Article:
Several of these guarantees were already planned and proposed prior to the referendum result. Furthermore, they will not yet be implemented in the law but only in policy documents. It may not come as a surprise, therefore, that opponents of the Act consider them as merely cosmetic. Also, their concerns about the new powers that allow hacking through third parties and storing DNA profiles appear to have been completely ignored, prompting civil rights groups to express their disappointment with the political response to the public debate.

Opponents of the new Act have now set their hopes on a lawsuit, which was initiated long before the referendum by a collective of activists and lawyers. The lawsuit has become a joint project of twelve organizations, including the Public Interest Litigation Project, civil rights organization Privacy First, the Dutch Association of Journalists, the Dutch Association of Criminal Law Attorneys, and the Platform for the Protection of Civil Rights. They will first bring the Act before a Dutch court and have already announced that they will go all the way up to the European Court of Human Rights if necessary.

Meanwhile, the Act has become operational, which means that the Review Committee on the Intelligence and Security Services (CTIVD), an independent expert oversight body,  can now start monitoring the actual implementation of the new powers. In a letter to parliament, the Review Committee said that it will focus on those issues that raised most public discussion, namely: untargeted interception and whether irrelevant data will be duly deleted; the implementation of automated data analysis methods; and cooperation with foreign partners, including the exchange of unevaluated data sets. Besides this existing oversight ex post (afterwards) there is now also a new, independent commission (known by its Dutch acronym TIB) , which provides a binding review ex ante (prior) of the approval by the minister for a range of special investigation powers. Finally, in two years’ time an independent commission will also start with a full review of the new Dutch Intelligence and Security Services Act.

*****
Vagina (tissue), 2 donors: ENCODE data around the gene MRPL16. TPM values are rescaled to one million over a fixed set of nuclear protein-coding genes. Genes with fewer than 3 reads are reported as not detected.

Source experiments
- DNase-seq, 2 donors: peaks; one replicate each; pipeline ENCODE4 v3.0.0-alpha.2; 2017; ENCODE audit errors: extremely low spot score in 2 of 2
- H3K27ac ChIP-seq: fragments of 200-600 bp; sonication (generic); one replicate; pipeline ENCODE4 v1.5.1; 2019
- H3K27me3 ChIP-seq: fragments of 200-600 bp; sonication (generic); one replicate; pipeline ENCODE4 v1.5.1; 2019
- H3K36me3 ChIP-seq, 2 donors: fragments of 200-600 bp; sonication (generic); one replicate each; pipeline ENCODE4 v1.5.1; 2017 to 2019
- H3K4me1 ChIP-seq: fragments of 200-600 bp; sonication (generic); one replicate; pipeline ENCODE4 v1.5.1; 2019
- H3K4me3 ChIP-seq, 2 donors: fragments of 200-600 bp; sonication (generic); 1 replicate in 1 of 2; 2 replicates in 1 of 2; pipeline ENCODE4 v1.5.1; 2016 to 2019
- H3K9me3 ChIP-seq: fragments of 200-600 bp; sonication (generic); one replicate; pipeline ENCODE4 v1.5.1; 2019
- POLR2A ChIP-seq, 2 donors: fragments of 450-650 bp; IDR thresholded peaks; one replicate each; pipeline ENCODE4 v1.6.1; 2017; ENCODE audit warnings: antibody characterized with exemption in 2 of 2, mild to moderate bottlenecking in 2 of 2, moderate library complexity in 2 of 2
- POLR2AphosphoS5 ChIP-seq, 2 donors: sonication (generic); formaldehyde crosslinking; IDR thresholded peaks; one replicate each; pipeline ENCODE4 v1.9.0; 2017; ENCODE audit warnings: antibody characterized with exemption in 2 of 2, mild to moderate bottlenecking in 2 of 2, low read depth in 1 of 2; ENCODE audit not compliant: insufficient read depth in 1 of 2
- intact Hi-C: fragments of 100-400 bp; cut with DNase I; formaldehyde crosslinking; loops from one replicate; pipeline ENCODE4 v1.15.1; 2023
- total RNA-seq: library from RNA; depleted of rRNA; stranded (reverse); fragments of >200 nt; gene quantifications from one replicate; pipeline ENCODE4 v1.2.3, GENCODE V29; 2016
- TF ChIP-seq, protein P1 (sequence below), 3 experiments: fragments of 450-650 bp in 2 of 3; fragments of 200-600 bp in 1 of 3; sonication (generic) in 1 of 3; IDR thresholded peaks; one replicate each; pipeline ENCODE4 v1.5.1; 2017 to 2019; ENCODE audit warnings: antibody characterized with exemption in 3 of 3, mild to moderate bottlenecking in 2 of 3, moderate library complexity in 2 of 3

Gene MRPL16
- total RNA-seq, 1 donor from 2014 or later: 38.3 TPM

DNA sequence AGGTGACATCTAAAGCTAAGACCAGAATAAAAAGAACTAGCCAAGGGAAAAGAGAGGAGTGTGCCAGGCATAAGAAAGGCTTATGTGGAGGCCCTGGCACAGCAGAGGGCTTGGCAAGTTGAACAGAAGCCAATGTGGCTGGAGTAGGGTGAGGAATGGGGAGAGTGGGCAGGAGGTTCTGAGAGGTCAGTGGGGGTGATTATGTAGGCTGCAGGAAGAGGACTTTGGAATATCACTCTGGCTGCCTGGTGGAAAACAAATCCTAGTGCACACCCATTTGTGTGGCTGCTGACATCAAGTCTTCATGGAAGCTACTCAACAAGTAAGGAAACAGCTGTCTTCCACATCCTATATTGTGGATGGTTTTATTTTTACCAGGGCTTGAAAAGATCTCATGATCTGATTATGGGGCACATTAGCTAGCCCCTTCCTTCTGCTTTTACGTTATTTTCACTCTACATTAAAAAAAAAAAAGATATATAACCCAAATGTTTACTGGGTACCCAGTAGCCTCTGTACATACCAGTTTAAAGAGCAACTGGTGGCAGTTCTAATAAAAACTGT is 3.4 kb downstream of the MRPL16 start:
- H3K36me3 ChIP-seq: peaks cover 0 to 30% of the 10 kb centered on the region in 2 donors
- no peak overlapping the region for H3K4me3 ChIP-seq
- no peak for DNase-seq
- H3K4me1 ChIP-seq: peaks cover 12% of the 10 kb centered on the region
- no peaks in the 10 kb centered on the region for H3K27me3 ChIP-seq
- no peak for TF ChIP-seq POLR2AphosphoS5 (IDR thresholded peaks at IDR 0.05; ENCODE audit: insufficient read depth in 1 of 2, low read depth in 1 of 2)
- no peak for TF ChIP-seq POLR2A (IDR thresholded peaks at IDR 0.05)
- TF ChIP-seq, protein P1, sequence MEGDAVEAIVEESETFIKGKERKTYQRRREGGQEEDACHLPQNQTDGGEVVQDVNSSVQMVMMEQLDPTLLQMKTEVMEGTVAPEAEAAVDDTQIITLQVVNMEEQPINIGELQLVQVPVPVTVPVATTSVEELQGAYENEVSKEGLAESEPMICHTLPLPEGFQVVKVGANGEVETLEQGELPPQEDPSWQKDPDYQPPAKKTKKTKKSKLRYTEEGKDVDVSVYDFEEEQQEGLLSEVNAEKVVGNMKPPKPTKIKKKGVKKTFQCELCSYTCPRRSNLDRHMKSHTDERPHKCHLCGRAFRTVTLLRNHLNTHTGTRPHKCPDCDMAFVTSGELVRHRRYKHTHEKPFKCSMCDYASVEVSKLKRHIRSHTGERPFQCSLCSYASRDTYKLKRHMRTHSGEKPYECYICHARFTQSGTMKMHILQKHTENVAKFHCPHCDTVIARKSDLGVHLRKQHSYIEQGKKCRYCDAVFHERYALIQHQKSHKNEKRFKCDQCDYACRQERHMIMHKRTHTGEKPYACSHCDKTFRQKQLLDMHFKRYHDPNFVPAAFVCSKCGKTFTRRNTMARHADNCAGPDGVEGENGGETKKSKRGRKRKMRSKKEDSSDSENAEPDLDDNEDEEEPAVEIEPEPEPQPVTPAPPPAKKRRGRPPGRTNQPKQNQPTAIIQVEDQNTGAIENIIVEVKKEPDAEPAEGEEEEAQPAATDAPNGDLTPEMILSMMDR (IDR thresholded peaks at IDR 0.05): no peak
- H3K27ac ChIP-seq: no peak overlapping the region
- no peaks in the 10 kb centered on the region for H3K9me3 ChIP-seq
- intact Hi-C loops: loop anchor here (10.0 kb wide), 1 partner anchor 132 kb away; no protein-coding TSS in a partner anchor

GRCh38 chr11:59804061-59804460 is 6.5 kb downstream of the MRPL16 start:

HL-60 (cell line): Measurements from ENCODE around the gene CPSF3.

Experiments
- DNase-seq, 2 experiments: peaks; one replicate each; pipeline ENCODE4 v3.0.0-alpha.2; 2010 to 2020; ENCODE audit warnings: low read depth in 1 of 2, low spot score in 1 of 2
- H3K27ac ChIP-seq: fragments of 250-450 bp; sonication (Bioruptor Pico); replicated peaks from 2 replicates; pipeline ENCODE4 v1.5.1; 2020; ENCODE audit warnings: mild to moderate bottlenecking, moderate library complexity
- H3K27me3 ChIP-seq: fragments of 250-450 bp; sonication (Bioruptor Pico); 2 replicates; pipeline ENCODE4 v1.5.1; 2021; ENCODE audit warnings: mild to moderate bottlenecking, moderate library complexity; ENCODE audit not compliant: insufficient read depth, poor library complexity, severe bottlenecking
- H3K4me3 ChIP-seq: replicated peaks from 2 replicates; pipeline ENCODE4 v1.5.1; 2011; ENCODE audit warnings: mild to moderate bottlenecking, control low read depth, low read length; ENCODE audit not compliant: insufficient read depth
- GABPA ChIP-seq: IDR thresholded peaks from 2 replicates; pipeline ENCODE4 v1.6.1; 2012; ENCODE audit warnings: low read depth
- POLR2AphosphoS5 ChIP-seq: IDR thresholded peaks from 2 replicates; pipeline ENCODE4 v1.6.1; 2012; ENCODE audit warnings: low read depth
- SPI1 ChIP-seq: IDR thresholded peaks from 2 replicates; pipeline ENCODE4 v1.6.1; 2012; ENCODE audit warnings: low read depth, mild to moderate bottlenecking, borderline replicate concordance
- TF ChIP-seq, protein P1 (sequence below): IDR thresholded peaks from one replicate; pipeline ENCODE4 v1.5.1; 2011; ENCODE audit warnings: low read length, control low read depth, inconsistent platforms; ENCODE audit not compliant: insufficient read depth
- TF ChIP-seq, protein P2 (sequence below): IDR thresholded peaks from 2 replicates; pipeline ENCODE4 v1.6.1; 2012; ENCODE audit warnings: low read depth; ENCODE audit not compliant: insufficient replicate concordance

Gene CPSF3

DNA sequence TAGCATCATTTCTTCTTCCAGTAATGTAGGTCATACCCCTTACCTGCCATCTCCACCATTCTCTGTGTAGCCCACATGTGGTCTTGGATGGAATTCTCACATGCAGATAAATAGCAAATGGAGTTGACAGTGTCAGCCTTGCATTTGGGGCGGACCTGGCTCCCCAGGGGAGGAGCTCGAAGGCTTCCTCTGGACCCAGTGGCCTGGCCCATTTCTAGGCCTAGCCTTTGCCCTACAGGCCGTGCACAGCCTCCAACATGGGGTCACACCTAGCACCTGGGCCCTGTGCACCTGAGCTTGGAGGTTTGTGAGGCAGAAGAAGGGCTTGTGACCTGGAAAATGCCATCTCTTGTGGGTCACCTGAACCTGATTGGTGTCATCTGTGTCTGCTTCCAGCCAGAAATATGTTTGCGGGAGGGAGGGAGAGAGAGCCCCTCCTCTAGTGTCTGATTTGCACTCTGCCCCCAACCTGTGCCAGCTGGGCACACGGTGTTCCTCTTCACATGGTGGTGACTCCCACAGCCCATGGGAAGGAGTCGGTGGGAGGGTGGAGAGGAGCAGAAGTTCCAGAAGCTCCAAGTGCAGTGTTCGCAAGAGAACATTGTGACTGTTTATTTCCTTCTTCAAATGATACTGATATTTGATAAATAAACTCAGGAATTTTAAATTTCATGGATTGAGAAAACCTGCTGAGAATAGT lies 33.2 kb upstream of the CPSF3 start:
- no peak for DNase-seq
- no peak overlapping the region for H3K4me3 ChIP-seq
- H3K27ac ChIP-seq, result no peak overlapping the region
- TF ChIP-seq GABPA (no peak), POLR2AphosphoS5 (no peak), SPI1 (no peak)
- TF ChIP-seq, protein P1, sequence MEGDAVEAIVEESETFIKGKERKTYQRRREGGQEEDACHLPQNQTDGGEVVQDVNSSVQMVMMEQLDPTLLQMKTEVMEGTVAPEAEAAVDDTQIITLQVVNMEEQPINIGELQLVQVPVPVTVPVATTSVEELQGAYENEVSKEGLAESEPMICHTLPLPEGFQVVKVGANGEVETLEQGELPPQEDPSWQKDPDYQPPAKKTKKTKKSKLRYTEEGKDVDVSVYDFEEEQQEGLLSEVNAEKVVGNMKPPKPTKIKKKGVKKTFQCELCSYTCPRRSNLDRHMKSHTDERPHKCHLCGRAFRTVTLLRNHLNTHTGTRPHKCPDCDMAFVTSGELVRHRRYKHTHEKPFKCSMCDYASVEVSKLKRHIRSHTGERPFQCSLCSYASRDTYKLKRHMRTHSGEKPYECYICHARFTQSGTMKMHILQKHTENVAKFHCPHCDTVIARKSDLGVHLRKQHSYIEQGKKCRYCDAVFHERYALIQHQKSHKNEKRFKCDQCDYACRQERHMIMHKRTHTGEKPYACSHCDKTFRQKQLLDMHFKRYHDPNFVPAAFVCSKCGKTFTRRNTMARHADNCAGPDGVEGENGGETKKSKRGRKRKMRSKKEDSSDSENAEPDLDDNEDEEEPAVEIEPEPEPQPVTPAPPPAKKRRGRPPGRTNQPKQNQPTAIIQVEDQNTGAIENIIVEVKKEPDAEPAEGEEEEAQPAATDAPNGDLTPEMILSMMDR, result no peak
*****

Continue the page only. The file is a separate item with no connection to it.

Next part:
Dr. Constant (C.W.) Hijzen is an Assistant Professor in Intelligence Studies at the Institute of Security and Global Affairs and the Institute for History at Leiden University in the Netherlands. His research focuses on the formative years of intelligence and security services, analyzing their early institutionalization years from a comparative and intelligence culture perspective.

Peter (P.J.F.) Koop writes about signals intelligence, communications security and top level telecommunications on his weblog and is associated with the Institute of Security and Global Affairs of Leiden University.